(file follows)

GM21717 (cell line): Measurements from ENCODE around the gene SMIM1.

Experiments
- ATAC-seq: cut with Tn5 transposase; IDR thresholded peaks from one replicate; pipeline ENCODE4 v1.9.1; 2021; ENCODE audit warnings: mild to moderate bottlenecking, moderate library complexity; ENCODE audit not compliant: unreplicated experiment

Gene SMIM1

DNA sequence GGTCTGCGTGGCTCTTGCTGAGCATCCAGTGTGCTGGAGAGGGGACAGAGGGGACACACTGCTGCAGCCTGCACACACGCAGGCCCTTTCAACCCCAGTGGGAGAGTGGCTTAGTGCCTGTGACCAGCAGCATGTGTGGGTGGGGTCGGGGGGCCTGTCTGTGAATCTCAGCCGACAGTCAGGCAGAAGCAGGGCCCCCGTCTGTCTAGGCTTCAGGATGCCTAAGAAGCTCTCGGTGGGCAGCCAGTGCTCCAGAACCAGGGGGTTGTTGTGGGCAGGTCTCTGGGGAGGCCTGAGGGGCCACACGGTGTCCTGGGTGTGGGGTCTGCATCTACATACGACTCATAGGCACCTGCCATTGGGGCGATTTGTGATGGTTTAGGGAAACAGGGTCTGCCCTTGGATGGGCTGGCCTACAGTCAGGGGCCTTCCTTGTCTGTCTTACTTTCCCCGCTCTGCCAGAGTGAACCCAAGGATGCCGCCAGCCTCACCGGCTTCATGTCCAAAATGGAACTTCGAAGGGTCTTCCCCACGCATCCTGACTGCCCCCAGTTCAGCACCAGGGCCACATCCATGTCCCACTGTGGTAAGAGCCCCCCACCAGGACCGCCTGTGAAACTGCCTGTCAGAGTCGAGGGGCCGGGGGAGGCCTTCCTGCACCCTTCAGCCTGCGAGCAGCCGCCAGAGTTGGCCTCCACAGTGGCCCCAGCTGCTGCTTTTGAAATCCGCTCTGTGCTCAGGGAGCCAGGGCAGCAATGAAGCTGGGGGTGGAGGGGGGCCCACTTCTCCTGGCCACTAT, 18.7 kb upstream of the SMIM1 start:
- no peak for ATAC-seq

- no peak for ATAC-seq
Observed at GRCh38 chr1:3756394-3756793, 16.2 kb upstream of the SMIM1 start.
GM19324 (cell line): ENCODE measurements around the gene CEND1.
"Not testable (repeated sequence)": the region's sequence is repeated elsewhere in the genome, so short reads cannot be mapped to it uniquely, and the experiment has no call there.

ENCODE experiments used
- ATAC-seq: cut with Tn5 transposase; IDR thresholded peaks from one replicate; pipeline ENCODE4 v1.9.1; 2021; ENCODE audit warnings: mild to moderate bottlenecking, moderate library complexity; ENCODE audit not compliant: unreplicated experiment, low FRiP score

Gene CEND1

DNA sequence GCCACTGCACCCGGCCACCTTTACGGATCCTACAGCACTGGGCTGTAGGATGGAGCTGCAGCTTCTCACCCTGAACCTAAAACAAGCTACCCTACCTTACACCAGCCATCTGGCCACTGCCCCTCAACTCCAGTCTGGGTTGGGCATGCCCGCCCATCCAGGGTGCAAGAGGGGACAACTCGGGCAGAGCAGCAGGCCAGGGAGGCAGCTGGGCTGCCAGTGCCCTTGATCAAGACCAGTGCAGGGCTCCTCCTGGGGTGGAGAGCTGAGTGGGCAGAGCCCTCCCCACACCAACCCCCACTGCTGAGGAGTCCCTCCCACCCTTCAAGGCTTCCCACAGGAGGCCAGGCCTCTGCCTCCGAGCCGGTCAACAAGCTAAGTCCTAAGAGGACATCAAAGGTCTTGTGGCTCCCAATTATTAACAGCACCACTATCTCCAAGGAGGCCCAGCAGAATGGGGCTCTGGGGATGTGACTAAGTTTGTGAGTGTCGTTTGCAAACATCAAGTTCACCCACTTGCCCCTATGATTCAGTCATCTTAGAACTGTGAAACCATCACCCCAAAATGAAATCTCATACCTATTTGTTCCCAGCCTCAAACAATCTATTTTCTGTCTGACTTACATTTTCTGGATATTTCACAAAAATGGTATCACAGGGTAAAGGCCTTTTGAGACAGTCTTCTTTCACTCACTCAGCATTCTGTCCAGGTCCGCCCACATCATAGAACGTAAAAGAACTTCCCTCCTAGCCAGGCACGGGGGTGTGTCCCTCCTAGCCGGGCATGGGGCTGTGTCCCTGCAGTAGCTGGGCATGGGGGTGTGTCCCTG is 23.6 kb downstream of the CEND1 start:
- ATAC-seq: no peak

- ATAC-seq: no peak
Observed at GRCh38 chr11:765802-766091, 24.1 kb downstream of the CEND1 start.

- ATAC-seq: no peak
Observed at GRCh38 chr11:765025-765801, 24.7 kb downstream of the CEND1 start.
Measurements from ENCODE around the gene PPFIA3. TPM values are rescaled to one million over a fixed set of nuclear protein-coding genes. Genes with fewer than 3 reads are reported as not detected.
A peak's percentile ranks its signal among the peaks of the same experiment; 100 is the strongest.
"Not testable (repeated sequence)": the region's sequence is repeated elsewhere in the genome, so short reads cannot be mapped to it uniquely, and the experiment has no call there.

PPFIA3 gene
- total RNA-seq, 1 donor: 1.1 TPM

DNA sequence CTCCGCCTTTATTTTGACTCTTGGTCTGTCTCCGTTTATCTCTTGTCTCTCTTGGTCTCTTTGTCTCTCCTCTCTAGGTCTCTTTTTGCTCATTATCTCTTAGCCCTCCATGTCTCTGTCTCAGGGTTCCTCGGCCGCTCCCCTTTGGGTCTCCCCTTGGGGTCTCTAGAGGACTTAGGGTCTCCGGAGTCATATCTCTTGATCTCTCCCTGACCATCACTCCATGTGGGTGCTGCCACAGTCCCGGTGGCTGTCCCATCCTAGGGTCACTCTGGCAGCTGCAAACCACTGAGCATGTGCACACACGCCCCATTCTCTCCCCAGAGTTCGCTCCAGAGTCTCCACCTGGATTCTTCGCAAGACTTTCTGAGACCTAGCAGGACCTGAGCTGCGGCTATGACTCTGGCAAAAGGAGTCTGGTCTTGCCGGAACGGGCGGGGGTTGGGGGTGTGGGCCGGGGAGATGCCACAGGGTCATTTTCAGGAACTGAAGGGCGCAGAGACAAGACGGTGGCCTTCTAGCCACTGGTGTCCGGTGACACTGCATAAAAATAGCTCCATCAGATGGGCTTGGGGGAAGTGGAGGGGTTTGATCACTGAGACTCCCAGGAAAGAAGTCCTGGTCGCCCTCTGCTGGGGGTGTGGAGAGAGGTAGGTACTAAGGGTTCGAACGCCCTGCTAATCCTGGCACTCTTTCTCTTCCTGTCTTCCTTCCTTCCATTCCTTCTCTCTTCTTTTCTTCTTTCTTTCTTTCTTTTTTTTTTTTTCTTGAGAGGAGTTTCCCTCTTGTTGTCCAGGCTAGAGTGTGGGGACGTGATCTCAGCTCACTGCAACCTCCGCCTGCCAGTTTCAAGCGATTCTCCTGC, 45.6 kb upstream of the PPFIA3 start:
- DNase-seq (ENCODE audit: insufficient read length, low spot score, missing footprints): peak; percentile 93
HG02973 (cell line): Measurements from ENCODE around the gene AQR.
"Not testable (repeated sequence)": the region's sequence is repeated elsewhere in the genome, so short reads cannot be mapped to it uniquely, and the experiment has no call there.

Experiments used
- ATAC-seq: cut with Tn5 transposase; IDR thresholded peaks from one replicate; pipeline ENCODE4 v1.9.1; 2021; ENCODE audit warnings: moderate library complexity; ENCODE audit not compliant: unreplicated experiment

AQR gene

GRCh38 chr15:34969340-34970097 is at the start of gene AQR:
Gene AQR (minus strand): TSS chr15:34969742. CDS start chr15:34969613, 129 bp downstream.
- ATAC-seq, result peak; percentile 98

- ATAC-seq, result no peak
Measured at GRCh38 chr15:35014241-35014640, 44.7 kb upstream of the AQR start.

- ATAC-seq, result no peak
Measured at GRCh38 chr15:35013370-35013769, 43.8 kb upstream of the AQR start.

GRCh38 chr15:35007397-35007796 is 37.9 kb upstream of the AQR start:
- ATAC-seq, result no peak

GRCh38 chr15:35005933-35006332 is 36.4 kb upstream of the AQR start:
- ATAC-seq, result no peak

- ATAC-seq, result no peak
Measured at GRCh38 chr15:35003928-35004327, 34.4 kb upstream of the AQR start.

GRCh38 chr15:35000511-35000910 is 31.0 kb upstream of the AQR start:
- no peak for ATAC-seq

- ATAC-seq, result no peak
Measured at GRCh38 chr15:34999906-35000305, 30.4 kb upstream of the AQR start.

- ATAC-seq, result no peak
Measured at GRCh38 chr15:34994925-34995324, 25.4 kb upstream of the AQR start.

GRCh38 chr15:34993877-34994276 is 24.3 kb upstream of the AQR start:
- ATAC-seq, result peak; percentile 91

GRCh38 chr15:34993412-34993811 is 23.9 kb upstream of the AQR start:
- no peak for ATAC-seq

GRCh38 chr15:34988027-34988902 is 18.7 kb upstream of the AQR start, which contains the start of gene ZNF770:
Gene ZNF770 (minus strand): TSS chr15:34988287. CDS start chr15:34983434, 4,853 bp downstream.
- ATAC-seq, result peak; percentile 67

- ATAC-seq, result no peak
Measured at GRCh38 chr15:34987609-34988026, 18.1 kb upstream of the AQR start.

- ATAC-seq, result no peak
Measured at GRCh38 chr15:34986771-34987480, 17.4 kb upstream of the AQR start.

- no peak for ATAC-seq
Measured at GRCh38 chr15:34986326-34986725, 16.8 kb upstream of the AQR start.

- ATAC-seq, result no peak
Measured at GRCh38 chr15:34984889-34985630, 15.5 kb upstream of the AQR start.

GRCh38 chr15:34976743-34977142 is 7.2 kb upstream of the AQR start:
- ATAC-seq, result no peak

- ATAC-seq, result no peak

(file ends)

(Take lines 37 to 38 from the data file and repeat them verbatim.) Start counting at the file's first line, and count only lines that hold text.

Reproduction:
- ATAC-seq, result no peak
Measured at GRCh38 chr15:35013370-35013769, 43.8 kb upstream of the AQR start.